I Saw A Film!
This here being the prelude to the wildly popular, post-apocalyptic Aussie dystopia known as Mad Max 2: The Road Warrior, which is the film that dominated our imaginations for a few years (especially in the parking lot right outside the cinema after viewing) I was a bit surprised that: One, I’d not seen it, and, two, that it really barely manages to have any resemblance to it’s offspring. Mad Max is just a bit of a rockabilly cops vs. biker gang flick, with a big middle section of the sweetness of married life and parenthood dropped in the middle, blasted apart by bad guys, and allowing Mel Gibson a nice excuse to burn some lout alive.
Yeah, there you go. Lots of extreme close-ups and rich Aussie accents really slather the brand on heavy. My feels were that we don’t get enough motorhead stuff to make it into the lexicon as a motorhead movie. There’s not enough biker stuff to make it a classic of biker film culture (there, Gibson would have had to infiltrate and win over the biker culture to discover the murderer) and we don’t really get enough regional ethnic culture for it to work as a cult feature (which it almost was but it got roundly superseded by the sequel just two years later). It’s a dusty rural outing with accents and leather and two burnings. The bad guys had a tough time rising above anything more memorable than the psycho in Dirty Harry (thank you again Andrew Robinson), and would be entirely forgotten by the time we were soaking in the musclebound, masked monster named Humungus.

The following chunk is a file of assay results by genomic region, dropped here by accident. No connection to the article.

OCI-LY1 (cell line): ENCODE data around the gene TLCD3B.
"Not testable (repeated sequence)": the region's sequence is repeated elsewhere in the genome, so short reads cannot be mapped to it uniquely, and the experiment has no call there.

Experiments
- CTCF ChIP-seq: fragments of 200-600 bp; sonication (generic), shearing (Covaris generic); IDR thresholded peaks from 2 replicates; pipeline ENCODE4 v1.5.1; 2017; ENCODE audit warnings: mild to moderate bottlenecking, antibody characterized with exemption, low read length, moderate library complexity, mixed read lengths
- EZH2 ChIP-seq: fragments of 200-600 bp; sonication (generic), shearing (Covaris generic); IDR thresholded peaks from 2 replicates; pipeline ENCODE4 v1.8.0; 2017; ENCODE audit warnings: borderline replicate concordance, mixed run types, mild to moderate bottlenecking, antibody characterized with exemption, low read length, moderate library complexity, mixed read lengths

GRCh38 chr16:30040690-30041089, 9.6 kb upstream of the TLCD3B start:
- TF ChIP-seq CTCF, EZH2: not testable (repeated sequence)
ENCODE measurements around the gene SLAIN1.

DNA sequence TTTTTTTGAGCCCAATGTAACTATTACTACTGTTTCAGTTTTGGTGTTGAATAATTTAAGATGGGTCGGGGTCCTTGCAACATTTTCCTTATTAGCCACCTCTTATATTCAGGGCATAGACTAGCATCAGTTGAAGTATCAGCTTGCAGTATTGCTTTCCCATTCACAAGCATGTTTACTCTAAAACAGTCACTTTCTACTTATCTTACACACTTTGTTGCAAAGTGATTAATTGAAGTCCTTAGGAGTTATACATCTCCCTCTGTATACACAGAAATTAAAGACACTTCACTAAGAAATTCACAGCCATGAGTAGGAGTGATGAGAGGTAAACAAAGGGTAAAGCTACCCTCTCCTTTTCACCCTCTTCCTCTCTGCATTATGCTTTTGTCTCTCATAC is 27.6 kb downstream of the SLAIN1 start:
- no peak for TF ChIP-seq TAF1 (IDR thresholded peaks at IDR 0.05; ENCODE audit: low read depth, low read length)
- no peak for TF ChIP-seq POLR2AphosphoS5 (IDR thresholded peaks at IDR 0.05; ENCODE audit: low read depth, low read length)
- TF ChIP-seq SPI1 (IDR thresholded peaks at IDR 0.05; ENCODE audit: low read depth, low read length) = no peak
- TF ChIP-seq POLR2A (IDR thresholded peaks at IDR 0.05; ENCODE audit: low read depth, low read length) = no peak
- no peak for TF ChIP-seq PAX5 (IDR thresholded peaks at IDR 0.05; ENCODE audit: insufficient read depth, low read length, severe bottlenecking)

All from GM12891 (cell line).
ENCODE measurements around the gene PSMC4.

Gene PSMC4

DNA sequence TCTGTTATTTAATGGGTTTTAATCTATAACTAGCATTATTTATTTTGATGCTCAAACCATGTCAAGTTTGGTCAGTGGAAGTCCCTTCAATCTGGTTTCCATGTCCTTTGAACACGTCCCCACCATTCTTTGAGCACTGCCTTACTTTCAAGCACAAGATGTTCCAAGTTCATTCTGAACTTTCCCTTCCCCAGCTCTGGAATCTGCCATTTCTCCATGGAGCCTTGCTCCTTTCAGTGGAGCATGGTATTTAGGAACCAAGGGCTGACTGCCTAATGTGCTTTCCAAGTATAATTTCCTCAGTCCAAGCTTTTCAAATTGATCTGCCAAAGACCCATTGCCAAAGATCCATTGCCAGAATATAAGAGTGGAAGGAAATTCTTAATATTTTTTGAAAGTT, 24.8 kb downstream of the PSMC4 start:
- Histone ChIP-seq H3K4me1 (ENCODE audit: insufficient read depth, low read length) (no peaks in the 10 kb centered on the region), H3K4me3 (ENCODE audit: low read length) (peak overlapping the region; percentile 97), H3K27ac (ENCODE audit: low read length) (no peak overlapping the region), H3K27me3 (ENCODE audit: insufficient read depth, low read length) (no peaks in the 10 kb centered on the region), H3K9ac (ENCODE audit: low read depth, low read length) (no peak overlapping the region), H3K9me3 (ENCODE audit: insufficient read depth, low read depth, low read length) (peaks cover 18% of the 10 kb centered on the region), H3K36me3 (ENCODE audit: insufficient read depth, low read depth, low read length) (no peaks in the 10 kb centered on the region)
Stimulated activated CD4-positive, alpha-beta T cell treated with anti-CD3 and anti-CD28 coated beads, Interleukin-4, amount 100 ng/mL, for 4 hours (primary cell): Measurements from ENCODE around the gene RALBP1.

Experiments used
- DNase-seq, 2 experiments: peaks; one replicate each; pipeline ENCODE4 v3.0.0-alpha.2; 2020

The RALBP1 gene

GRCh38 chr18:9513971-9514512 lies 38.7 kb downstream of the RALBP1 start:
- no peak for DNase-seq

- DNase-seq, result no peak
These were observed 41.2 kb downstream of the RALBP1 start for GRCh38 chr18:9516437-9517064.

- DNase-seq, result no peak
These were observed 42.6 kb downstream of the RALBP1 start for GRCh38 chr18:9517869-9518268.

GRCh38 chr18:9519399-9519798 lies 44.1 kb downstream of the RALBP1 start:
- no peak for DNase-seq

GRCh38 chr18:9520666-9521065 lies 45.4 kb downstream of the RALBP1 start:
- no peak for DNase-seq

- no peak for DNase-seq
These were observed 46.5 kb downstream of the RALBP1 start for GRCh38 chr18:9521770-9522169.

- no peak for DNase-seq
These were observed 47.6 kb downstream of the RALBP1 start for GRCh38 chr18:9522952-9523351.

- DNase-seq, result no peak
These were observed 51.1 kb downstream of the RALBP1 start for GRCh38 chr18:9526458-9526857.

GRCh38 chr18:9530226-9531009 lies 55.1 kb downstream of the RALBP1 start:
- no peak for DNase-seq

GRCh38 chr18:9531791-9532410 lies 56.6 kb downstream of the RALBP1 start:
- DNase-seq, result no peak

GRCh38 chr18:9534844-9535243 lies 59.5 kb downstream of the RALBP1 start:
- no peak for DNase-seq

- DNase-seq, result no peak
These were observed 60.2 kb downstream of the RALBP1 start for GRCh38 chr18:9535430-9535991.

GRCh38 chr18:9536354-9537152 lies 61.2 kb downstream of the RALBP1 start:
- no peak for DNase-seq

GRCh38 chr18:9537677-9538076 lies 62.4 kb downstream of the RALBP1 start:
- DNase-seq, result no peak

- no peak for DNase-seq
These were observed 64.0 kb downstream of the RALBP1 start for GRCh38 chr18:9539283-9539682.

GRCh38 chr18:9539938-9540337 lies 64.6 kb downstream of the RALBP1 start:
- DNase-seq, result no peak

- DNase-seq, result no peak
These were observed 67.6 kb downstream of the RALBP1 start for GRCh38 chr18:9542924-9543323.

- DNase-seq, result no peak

Two directions to go with the appropriate appreciation of Mad Max. The original was the only one that was worth anything, being that it was a more accessible and human tale (Max had a wife and kid who were ravaged by rotten retribution for the loss of their leader, an outlaw Max assisted in his exit from life). Or you could say that the original film was not a fully realized concept, skipping a devastated world ravaged by resource needs. Considering the subsequent sequels it’s not hard to see where the money was made. By the time we had a Thunderdome and Tina Turner and a UFC fighting championship we knew what sort of fantasy we were indulging, that being an outrageous fantasy.
This is running on Hulu for naught but your Hulu registration and as we all proved in the 80s, is largely unnecessary to the Mad Max franchise, resembling more a 60s biker exploitation flick. Mel is so cute in ’79 though!